Research Papers:

Defective CFTR- β-catenin interaction promotes NF-κB nuclear translocation and intestinal inflammation in cystic fibrosis

Kaisheng Liu, Xiaohu Zhang, Jie Ting Zhang, Lai Ling Tsang, Xiaohua Jiang and Hsiao Chang Chan _

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Oncotarget. 2016; 7:64030-64042. https://doi.org/10.18632/oncotarget.11747

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Kaisheng Liu1,*, Xiaohu Zhang1,3,*, Jie Ting Zhang1, Lai Ling Tsang1, Xiaohua Jiang1,2, Hsiao Chang Chan1,2,3

1Epithelial Cell Biology Research Center, Key Laboratory for Regenerative Medicine of the Ministry of Education of China, School of Biomedical Sciences, Faculty of Medicine, The Chinese University of Hong Kong, Hong Kong SAR, PR China

2School of Biomedical Sciences Core Laboratory, Shenzhen Research Institute, The Chinese University of Hong Kong, Shenzhen, PR China

3Sichuan University-The Chinese University of Hong Kong Joint Laboratory for Reproductive Medicine, West China Second University Hospital, Chengdu, PR China

*These authors contributed equally to this work

Correspondence to:

Hsiao Chang Chan, email: [email protected]

Xiaohua Jiang, email: [email protected]

Keywords: CFTR, β-catenin, NF-κB, small intestine, inflammation

Received: March 29, 2016     Accepted: August 24, 2016     Published: August 31, 2016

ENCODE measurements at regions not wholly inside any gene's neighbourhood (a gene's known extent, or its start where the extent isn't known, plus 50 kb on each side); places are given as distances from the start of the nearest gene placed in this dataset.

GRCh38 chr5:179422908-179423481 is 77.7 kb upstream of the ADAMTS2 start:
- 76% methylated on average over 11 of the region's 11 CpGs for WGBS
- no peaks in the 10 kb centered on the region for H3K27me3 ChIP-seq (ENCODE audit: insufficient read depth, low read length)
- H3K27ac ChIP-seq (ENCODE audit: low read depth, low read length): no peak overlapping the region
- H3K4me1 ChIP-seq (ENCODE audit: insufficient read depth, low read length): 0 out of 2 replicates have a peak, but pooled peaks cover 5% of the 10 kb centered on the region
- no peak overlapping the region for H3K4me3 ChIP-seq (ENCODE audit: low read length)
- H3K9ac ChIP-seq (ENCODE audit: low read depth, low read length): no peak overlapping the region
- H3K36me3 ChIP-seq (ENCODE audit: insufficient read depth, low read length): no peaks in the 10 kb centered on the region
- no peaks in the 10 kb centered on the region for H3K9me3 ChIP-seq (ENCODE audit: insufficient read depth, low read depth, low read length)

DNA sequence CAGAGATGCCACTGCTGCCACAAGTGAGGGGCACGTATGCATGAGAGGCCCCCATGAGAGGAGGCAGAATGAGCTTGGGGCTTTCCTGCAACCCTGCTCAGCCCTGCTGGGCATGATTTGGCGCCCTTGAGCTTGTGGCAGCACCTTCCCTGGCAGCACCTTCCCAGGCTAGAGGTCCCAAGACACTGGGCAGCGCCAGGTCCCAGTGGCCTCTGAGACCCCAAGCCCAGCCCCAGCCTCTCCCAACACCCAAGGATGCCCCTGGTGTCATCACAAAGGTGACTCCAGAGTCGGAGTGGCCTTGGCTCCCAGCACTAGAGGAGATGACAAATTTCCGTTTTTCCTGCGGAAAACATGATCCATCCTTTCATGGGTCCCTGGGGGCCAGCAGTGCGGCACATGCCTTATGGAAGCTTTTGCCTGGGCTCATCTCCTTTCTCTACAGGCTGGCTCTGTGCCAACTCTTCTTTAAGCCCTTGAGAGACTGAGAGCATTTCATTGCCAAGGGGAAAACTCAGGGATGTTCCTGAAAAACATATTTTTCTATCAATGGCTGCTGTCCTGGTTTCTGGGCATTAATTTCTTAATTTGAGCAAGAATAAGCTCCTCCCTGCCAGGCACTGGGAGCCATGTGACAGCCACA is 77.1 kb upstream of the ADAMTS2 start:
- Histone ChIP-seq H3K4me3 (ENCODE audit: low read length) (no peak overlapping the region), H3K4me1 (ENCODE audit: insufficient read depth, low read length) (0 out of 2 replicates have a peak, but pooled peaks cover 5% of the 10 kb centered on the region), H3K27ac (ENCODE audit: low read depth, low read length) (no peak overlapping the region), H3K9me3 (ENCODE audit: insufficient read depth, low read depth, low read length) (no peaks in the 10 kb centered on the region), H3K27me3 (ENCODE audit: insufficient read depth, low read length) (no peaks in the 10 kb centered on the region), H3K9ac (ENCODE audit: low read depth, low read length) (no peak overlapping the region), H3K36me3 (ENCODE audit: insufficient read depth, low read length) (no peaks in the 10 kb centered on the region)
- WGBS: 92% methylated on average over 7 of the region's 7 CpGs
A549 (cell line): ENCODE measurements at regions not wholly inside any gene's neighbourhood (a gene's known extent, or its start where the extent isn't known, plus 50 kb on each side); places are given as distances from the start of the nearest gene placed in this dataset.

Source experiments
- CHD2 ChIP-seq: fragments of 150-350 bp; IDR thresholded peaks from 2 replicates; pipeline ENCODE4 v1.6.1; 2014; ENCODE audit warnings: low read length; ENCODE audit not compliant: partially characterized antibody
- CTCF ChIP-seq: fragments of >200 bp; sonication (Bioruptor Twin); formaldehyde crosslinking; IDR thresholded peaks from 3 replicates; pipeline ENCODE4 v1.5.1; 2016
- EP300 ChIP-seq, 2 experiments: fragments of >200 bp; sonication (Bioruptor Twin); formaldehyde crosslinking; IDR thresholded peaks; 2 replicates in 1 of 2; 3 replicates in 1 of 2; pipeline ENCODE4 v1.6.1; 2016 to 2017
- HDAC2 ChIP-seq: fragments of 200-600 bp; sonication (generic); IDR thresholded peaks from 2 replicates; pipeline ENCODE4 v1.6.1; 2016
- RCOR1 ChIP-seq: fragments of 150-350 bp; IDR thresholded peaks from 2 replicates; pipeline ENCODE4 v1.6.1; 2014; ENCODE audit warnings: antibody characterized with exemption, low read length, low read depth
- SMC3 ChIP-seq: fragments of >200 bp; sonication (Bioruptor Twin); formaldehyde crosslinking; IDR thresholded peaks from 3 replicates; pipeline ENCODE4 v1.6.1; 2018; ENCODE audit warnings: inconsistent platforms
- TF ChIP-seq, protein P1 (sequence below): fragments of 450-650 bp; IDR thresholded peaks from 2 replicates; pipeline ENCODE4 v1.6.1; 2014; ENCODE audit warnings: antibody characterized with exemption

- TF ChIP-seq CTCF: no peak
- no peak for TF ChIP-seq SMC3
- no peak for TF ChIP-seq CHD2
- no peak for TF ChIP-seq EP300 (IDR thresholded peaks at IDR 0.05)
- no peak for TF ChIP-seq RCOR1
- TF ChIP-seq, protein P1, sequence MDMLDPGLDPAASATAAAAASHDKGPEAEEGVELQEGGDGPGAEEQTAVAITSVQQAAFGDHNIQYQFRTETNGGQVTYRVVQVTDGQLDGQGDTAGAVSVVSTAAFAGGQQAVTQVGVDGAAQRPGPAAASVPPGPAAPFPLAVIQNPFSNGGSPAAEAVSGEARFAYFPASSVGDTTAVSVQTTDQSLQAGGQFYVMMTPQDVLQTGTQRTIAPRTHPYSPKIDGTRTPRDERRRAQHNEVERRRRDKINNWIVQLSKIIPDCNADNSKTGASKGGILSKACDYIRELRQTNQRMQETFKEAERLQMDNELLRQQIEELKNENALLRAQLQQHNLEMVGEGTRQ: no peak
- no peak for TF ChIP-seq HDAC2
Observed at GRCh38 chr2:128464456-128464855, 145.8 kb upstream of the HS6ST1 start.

While inflammation with aberrant activation of NF-κB pathway is a hallmark of cystic fibrosis (CF), the molecular mechanisms underlying the link between CFTR defect and activation of NF-κB-mediated pro-inflammatory response remain elusive. Here, we investigated the link between CFTR defect and NF-κB activation in ΔF508cftr−/− mouse intestine and human intestinal epithelial cell lines. Our results show that the NF-κB/COX-2/PGE2 pathway is activated whereas the β-catenin pathway is suppressed in CF mouse intestine and CFTR-knockdown cells. Activation of β-catenin pathway by GSK3 inhibitors suppresses CFTR mutation/knockdown-induced NF-κB/COX-2/PGE2 pathway in ΔF508 mouse intestine and CFTR-knockdown cells. In contrast, suppression of β-catenin signaling induces the nuclear translocation of NF-κB. In addition, CFTR co-localizes and interacts with β-catenin while CFTR mutation disrupts the interaction between NF-κB and β-catenin in mouse intestine. Treatment with proteasome inhibitor MG132 completely reverses the reduced expression of β-catenin in Caco-2 cells. Collectively, these results indicate that CFTR stabilizes β-catenin and prevents its degradation, defect of which results in the activation of NF-κB-mediated inflammatory cascade. The present study has demonstrated a previously unsuspected interaction between CFTR and β-catenin that regulates NF-κB nuclear translocation in mouse intestine. Therefore, our study provides novel insights into the physiological function of CFTR and pathogenesis of CF-related diseases in addition to the NF-κB-mediated intestinal inflammation seen in CF.

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